The Governance Committee is responsible for assessing the competencies of the current board against the needs of the organization both in relation to BOC strategic priorities and to identify skill and expertise gaps. The board looks at how the individual candidate will contribute and bring needed skills and capabilities to the group as well as compatibility. After gaps are identified, the BOC announces a call for applications or nominations to ATs or other (e.g. physician) appropriate populations. Candidates are asked to review the “BOC Board of Directors Appointment Guide” for desired characteristics and specific position requirements. All BOC board positions, including AT directors, the physician director, the corporate/educational director and the public director must meet specific requirements as defined by the BOC bylaws.

General qualifications for all board members include:

  • Does not hold elected or appointed office on a state, provincial or national regulatory board.
  • Does not serve on the Commission on Accreditation of Athletic Training Education (CAATE), National Athletic Trainers’ Association (NATA) or NATA Research and Education Foundation Board of Directors.
  • Demonstrates experience with oversight boards (e.g., NATA, CAATE, state athletic training organization, corporate structure, public or non-profit organizations).

All applications received are then reviewed by the Nominating Committee. The Nominating Committee will evaluate candidates, through a combination of written responses to questions and interviews, based on general and specific requirements for the position(s). The Nominating Committee first selects candidates who qualify for a phone interview. Following phone interviews, the committee selects candidates to move on to the final selection where candidates must submit a statement and video answering the question, “Why should I be appointed to the BOC Board of Directors?” Finally, the committee will provide the BOC board with at least two candidates per director position for consideration.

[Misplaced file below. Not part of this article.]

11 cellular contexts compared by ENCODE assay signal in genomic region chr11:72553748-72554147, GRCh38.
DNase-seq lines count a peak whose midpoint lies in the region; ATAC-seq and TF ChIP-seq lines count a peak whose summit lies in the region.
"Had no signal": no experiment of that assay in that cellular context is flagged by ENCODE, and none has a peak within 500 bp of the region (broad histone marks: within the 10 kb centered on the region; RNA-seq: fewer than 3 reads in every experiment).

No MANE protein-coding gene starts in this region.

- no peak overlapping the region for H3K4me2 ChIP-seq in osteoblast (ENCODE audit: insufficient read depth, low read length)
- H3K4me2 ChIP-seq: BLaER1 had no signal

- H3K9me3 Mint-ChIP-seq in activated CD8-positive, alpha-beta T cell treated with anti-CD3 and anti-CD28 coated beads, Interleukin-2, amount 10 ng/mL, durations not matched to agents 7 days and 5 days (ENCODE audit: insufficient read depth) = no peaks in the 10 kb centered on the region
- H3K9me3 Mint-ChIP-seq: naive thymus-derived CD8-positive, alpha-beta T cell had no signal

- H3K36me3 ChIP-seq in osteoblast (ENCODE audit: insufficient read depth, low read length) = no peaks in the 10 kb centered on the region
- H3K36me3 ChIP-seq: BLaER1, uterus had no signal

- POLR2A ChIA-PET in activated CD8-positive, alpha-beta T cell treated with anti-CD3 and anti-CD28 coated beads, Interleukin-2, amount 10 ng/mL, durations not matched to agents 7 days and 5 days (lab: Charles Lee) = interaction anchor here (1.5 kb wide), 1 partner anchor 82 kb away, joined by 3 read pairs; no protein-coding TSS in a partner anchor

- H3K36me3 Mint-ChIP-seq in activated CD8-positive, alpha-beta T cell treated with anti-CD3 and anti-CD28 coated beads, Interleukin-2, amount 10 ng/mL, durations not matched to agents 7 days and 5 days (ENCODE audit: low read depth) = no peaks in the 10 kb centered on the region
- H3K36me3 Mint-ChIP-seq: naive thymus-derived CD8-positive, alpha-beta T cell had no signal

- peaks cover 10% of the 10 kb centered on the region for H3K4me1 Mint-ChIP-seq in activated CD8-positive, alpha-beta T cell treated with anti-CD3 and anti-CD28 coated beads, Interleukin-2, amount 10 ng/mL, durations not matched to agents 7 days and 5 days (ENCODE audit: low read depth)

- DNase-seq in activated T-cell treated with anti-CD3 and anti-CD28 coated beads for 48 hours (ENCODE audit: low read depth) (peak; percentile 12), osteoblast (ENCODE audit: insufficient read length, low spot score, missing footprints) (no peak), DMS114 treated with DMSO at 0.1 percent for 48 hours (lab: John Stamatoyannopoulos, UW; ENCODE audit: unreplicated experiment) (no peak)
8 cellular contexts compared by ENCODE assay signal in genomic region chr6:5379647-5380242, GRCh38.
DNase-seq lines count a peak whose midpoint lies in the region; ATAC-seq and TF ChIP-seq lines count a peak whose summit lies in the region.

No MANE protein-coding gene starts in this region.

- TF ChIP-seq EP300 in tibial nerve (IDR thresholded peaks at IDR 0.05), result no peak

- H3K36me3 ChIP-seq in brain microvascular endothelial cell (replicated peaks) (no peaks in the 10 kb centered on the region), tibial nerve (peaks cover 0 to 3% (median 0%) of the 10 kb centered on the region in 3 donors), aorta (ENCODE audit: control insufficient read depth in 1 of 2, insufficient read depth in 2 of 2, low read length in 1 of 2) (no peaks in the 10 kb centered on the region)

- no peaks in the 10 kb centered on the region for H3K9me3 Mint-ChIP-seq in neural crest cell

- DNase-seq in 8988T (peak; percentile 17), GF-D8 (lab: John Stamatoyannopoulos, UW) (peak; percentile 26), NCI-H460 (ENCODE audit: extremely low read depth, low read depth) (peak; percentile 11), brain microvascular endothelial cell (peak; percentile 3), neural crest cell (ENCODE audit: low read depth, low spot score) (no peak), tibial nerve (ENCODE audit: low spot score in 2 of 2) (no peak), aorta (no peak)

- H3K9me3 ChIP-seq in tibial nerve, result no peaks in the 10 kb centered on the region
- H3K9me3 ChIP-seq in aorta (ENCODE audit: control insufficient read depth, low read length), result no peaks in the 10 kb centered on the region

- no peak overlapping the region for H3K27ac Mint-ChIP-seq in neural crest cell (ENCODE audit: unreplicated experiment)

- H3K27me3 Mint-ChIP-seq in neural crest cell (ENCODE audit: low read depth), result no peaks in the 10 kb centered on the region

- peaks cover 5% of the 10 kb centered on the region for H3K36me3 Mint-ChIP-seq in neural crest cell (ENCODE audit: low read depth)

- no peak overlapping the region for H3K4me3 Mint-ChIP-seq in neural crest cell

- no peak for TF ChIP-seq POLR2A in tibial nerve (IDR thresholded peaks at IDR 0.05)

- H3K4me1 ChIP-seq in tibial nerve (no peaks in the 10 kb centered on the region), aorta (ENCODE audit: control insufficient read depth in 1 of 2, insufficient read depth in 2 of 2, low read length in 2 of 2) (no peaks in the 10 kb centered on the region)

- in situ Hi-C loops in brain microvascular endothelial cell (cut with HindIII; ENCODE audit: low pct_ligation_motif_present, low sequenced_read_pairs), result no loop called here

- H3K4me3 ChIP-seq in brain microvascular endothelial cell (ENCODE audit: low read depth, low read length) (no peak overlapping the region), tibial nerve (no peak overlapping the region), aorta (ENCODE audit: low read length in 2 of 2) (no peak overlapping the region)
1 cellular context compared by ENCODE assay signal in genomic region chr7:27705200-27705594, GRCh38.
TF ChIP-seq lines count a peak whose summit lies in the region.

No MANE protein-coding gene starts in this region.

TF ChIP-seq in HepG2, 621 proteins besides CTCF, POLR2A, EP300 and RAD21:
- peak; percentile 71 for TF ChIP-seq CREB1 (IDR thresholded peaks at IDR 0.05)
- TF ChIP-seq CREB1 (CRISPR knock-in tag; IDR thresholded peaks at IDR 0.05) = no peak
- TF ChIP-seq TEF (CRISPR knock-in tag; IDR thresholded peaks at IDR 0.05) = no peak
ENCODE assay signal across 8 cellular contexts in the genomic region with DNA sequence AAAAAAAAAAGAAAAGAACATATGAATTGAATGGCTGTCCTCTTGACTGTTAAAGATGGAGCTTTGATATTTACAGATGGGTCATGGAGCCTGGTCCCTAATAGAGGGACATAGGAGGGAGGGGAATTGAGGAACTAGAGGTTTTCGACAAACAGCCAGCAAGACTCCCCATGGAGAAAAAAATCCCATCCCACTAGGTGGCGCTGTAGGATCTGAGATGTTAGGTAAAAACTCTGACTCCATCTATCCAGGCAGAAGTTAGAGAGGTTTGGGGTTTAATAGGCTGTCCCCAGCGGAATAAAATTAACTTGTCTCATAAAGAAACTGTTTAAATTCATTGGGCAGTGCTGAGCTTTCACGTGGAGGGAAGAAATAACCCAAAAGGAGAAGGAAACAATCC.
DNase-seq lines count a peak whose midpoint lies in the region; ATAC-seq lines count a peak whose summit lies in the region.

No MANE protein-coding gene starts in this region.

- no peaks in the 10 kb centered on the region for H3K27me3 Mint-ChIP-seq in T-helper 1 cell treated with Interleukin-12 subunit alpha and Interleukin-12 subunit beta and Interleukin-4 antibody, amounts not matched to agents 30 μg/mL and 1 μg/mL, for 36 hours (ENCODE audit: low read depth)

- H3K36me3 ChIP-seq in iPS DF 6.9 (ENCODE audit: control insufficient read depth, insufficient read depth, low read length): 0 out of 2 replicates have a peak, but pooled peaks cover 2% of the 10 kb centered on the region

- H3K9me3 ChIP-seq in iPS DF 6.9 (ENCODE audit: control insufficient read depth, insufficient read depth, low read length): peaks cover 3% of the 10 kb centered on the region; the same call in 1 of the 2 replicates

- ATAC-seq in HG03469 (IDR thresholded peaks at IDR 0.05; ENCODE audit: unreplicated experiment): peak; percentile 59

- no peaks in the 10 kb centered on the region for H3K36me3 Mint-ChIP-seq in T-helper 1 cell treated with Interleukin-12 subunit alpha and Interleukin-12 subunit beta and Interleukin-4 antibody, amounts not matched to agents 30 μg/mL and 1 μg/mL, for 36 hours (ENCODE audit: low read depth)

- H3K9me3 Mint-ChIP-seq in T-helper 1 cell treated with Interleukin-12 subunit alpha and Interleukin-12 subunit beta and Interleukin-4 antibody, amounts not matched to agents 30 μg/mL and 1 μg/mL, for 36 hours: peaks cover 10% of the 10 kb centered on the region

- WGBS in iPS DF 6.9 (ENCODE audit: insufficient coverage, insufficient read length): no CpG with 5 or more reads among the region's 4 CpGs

After receiving the final candidates from the Nominating Committee, the board will then assess each candidate’s skills against the current and future needs of the board. The board will also take the following into consideration when selecting finalists and ultimately appointing a new board member.

  • Diversity – Board member diversity considerations include gender/gender identity, racial identity, geographic diversity and professional setting.
  • Board Participation and Attendance – Board members need to be active and committed to attending and participating in face-to-face board meetings, monthly conference calls and board committee meetings as well as advocating for athletic training and the value of certification.
  • Leadership, Guidance and Vision – The BOC requires individuals who can share perspectives on issues and solutions related to the credentialing of athletic training, the health care environment and the needs of patients. Strategic leadership coming from the BOC board is critical for the organization to achieve its ultimate purpose.
  • Image and Stature – The BOC is a thought leader among the members of the AT Strategic Alliance. Board members need to meet the image of the BOC while understanding the bigger picture affecting the athletic training profession.
  • Skills and Expertise – Board members should help to fulfill the needs of the BOC by offering skills or expertise to fill gaps in the current board as identified by the Governance Committee.

The change in appointment versus election process will help the board maintain a cutting-edge philosophy on governance by assuring we have the right individuals with the right qualifications necessary for service on the BOC board. It is this self-awareness of competency and areas in need that make the transition from public election to board appointment an important and strategic move that will benefit the BOC and our stakeholders.